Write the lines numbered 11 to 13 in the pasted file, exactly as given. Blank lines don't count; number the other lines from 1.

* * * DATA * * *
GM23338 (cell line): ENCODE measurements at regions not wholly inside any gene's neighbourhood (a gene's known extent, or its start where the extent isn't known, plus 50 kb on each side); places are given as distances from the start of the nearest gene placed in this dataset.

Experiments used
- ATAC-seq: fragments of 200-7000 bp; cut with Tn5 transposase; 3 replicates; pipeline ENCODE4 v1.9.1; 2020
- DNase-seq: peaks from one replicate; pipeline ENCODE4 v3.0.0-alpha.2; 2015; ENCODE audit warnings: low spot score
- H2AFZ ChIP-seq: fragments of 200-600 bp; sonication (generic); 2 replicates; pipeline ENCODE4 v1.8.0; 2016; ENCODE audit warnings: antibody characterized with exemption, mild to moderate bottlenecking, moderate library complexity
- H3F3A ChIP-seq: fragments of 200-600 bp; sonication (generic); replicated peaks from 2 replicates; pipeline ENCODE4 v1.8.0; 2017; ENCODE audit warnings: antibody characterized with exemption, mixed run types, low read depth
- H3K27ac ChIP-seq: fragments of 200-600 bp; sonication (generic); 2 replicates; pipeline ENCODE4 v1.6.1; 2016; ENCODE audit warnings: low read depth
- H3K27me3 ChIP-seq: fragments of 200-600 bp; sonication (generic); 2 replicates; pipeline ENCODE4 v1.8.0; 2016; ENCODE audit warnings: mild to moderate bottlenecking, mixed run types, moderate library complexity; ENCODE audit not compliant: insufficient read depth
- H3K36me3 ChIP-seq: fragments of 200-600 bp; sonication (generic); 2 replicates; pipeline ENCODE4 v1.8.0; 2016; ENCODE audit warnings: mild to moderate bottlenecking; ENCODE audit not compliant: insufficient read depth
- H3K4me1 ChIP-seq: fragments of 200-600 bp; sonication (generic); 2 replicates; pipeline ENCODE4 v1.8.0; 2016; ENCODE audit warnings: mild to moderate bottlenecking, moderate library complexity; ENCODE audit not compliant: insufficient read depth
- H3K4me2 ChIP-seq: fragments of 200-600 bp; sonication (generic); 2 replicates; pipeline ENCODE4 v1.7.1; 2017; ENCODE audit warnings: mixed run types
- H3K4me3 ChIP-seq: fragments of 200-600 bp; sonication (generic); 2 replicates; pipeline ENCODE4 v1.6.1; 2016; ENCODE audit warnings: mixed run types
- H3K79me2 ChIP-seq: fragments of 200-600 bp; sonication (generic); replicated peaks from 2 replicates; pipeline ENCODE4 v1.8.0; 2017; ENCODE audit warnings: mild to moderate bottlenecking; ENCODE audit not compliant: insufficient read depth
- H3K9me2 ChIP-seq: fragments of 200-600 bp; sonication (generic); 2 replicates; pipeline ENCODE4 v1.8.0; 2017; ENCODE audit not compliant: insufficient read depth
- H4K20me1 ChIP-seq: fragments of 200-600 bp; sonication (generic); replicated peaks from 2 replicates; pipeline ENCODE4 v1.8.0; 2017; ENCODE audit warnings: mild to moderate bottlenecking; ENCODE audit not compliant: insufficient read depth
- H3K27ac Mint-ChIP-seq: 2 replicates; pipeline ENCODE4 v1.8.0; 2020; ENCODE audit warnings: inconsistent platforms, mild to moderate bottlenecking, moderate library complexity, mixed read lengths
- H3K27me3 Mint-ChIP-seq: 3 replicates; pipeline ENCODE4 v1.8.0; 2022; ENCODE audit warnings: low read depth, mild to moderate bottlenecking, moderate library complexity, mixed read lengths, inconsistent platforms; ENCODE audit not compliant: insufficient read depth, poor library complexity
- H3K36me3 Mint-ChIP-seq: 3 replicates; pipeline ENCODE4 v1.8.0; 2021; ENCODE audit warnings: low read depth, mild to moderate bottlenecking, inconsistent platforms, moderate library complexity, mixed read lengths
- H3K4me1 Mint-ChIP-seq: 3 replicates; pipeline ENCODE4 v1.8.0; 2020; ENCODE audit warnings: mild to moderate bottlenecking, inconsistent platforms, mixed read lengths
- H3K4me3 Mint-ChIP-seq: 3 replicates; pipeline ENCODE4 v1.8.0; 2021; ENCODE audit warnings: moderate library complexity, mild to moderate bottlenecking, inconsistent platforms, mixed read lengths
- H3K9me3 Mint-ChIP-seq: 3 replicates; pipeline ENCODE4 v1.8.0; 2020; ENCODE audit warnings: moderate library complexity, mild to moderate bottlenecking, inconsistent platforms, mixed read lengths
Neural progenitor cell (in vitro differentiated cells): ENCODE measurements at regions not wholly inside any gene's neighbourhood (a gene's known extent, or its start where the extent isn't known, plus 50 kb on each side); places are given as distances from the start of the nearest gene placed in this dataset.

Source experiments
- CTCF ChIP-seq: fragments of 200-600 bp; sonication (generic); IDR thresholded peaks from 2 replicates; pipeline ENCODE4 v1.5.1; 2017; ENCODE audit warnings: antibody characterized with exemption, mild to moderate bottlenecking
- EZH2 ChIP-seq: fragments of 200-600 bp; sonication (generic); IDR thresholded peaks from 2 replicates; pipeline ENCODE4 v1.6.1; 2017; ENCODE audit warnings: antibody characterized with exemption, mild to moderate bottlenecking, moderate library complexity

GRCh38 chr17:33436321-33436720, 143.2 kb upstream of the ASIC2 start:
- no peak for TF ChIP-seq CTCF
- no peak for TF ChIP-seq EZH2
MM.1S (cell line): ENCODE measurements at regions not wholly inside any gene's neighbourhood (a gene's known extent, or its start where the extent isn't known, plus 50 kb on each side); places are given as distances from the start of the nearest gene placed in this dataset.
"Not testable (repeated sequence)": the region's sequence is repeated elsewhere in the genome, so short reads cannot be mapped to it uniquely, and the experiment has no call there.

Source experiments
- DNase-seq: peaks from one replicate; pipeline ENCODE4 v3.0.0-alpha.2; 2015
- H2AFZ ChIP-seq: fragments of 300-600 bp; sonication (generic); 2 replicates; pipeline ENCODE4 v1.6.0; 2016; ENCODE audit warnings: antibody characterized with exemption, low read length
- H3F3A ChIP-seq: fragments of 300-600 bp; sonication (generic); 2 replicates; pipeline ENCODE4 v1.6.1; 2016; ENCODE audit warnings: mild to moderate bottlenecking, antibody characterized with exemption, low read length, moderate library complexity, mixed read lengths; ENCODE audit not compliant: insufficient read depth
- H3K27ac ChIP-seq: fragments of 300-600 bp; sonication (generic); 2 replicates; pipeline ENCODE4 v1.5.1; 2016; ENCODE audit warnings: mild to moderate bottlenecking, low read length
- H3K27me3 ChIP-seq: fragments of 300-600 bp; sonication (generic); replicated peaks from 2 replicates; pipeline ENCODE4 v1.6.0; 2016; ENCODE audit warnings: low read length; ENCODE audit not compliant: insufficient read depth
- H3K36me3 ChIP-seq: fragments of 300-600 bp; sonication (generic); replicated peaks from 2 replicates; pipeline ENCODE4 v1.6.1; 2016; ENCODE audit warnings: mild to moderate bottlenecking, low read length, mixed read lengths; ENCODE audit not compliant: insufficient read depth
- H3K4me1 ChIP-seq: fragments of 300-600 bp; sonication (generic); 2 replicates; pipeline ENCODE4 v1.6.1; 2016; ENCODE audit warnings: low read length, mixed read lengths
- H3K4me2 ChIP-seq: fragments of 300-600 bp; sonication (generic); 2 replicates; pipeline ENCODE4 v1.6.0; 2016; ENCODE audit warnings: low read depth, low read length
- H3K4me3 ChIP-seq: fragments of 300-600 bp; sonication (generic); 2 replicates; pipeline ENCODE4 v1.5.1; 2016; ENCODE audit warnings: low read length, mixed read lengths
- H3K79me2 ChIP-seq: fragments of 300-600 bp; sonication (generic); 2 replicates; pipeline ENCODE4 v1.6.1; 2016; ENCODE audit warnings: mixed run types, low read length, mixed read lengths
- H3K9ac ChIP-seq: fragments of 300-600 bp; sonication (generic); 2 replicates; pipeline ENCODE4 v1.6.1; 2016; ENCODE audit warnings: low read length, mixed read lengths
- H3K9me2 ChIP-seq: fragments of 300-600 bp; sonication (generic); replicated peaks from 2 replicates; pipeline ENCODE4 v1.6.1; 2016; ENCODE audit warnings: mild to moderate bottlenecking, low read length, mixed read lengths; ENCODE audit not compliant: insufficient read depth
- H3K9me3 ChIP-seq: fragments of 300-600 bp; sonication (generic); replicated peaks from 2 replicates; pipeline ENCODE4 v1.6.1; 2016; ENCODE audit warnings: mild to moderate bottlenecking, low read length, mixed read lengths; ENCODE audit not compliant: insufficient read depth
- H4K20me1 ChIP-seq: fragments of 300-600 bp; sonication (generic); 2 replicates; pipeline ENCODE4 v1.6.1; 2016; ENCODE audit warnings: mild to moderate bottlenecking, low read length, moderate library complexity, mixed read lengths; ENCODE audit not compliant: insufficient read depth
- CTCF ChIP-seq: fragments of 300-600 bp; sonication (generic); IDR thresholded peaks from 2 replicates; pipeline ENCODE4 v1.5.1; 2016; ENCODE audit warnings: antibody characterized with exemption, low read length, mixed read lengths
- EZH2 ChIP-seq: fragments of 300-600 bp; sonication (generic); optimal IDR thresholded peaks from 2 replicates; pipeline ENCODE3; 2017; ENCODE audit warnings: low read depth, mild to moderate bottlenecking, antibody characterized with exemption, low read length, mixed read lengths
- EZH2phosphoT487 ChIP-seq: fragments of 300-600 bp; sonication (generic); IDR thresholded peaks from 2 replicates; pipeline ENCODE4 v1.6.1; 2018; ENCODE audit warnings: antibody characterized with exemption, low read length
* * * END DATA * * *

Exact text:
- H3K4me2 ChIP-seq: fragments of 200-600 bp; sonication (generic); 2 replicates; pipeline ENCODE4 v1.7.1; 2017; ENCODE audit warnings: mixed run types
- H3K4me3 ChIP-seq: fragments of 200-600 bp; sonication (generic); 2 replicates; pipeline ENCODE4 v1.6.1; 2016; ENCODE audit warnings: mixed run types
- H3K79me2 ChIP-seq: fragments of 200-600 bp; sonication (generic); replicated peaks from 2 replicates; pipeline ENCODE4 v1.8.0; 2017; ENCODE audit warnings: mild to moderate bottlenecking; ENCODE audit not compliant: insufficient read depth